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The band-7 protein family comprises a diverse set of membrane-bound proteins characterized by the presence of a conserved domain. The exact function of this band-7 domain remains elusive, but examples from animal and bacterial stomatin-type proteins demonstrate binding to lipids and the ability to assemble into membrane-bound oligomers that form putative scaffolds. Some members, such as prohibitins (PHB) and human stomatin-like protein 2 (HsSLP2), localize to the mitochondrial inner membrane where they function in cristae formation and hyperfusion. In Arabidopsis, the band-7 protein family has diversified and includes plant-specific members. Mitochondrial-localized members include prohibitins (AtPHBs) and two stomatin-like proteins (AtSLP1 and -2). Studies into PHB function in plants have demonstrated an involvement in root meristem proliferation and putative scaffold formation for mAAA proteases, but it remains unknown how these roles are achieved at the molecular level. In this minireview we summarize the current status of band-7 protein functions in Arabidopsis, and speculate how the mitochondrial members might recruit specific lipids to form microdomains that could shape the organization and functioning of the respiratory chain.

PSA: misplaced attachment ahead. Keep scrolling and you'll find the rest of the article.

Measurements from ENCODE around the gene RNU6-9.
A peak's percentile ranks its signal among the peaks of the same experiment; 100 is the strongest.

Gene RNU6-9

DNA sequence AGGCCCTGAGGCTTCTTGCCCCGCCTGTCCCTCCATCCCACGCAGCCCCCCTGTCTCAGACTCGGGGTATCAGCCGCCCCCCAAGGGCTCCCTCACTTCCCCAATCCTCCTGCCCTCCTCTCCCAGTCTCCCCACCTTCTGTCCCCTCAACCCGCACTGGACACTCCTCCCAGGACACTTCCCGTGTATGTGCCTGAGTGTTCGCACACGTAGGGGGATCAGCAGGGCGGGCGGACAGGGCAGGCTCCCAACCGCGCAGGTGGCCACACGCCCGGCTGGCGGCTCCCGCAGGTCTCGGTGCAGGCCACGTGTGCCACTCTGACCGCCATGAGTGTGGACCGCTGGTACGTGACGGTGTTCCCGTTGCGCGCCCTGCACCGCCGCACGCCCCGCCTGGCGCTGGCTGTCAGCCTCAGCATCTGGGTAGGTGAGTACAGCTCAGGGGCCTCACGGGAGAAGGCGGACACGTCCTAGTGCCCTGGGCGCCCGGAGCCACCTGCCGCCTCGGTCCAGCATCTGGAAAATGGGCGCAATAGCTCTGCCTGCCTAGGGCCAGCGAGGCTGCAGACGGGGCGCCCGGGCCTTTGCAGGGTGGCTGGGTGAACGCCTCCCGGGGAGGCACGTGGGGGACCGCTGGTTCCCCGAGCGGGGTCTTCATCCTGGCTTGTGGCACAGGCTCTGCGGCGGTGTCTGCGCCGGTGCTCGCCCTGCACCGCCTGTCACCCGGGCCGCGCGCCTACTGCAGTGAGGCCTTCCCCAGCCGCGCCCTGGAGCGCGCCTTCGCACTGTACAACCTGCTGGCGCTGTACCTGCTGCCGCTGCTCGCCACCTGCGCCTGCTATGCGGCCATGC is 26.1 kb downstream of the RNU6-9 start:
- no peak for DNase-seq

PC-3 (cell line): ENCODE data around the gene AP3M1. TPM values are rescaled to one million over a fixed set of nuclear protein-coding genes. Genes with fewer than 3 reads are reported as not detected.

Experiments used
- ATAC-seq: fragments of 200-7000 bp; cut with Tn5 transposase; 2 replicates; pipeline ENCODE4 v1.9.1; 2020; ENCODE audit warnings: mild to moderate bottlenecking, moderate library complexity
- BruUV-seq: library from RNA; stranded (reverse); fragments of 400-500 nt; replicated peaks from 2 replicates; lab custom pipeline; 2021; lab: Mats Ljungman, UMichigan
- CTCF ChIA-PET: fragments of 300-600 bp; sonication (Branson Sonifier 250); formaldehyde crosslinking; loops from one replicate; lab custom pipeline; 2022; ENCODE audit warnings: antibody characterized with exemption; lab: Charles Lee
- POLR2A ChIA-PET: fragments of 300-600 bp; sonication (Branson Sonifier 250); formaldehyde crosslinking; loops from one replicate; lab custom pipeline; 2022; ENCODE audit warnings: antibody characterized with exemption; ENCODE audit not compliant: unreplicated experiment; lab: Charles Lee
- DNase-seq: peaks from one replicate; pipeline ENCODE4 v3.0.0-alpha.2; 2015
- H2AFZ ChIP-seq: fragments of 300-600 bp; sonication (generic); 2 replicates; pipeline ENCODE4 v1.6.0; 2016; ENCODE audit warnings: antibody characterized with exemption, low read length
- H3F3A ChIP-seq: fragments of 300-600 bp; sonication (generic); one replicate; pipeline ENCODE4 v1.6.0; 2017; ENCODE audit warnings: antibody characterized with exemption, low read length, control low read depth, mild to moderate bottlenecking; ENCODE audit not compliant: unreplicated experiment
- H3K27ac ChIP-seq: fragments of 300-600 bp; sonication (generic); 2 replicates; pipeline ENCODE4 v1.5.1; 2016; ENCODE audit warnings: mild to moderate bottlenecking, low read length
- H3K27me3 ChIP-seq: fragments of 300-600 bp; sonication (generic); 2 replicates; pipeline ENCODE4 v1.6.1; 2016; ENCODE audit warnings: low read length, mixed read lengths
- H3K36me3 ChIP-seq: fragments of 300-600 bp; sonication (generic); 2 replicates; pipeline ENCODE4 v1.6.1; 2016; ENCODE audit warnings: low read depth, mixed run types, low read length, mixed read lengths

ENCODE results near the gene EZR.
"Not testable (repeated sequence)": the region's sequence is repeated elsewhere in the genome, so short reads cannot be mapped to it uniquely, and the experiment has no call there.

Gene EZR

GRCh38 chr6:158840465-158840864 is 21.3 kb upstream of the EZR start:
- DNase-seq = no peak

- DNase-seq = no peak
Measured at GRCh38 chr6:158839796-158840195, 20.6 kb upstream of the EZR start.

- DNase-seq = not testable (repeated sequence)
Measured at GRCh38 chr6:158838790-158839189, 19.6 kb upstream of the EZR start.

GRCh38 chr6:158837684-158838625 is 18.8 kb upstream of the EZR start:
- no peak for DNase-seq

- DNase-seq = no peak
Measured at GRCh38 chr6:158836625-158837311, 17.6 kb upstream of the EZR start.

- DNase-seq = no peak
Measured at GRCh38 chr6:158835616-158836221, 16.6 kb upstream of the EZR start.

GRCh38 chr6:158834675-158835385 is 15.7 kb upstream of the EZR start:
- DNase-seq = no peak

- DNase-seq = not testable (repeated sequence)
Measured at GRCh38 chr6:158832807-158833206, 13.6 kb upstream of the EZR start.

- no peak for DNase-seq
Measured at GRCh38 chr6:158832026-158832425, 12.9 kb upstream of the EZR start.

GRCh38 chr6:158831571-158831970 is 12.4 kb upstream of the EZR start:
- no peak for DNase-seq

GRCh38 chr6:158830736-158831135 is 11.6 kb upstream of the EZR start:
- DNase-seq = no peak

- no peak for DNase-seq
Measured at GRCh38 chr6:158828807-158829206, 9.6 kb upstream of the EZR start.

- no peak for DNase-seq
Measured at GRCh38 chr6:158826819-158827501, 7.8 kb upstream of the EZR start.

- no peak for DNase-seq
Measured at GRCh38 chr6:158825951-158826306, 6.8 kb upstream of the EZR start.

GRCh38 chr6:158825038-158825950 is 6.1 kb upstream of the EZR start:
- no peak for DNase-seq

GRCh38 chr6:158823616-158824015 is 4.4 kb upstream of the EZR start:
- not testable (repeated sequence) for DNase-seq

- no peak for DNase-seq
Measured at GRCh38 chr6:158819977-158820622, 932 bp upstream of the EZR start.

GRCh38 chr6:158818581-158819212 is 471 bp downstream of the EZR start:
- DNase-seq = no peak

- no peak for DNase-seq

Original publication




Journal article


Front Plant Sci

Publication Date





band-7 protein family, cardiolipin, microdomains, plant mitochondria, protein complexes, respiratory chain